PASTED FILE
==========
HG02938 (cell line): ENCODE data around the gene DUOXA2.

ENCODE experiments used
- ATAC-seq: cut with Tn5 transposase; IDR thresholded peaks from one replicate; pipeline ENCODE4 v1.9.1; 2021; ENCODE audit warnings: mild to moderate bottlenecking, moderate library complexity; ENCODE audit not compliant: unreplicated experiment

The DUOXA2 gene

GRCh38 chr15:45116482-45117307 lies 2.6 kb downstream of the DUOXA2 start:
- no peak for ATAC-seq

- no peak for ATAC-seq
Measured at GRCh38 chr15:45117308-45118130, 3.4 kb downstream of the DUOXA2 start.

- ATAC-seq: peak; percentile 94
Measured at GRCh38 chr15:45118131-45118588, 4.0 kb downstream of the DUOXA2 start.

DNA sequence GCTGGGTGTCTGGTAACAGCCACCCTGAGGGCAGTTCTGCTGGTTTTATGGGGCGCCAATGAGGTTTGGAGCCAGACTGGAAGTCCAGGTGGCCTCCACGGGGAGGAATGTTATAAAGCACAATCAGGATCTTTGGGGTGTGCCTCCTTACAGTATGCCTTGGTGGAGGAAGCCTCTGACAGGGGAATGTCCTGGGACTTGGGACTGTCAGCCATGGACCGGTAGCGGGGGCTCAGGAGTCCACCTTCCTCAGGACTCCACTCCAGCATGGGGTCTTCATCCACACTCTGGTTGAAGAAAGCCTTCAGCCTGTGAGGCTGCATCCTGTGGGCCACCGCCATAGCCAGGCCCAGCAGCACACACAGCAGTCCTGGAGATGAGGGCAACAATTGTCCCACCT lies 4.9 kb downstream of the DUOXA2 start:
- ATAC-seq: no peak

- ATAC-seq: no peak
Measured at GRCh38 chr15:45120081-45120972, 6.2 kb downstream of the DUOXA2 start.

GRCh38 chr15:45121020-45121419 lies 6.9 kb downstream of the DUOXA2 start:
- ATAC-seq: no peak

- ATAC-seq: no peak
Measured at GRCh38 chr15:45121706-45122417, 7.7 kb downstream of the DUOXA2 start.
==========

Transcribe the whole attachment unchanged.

HG02938 (cell line): ENCODE data around the gene DUOXA2.

ENCODE experiments used
- ATAC-seq: cut with Tn5 transposase; IDR thresholded peaks from one replicate; pipeline ENCODE4 v1.9.1; 2021; ENCODE audit warnings: mild to moderate bottlenecking, moderate library complexity; ENCODE audit not compliant: unreplicated experiment

The DUOXA2 gene

GRCh38 chr15:45116482-45117307 lies 2.6 kb downstream of the DUOXA2 start:
- no peak for ATAC-seq

- no peak for ATAC-seq
Measured at GRCh38 chr15:45117308-45118130, 3.4 kb downstream of the DUOXA2 start.

- ATAC-seq: peak; percentile 94
Measured at GRCh38 chr15:45118131-45118588, 4.0 kb downstream of the DUOXA2 start.

DNA sequence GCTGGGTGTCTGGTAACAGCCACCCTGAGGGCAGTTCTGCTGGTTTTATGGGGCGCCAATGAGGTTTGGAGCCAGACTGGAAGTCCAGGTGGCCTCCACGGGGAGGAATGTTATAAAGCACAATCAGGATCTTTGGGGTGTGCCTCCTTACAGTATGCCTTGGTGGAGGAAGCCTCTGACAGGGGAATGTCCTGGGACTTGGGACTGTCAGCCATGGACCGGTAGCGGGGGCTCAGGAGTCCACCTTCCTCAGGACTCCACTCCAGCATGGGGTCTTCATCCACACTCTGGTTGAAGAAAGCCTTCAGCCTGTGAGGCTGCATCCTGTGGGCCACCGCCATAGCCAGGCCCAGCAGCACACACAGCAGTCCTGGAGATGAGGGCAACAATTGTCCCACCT lies 4.9 kb downstream of the DUOXA2 start:
- ATAC-seq: no peak

- ATAC-seq: no peak
Measured at GRCh38 chr15:45120081-45120972, 6.2 kb downstream of the DUOXA2 start.

GRCh38 chr15:45121020-45121419 lies 6.9 kb downstream of the DUOXA2 start:
- ATAC-seq: no peak

- ATAC-seq: no peak
Measured at GRCh38 chr15:45121706-45122417, 7.7 kb downstream of the DUOXA2 start.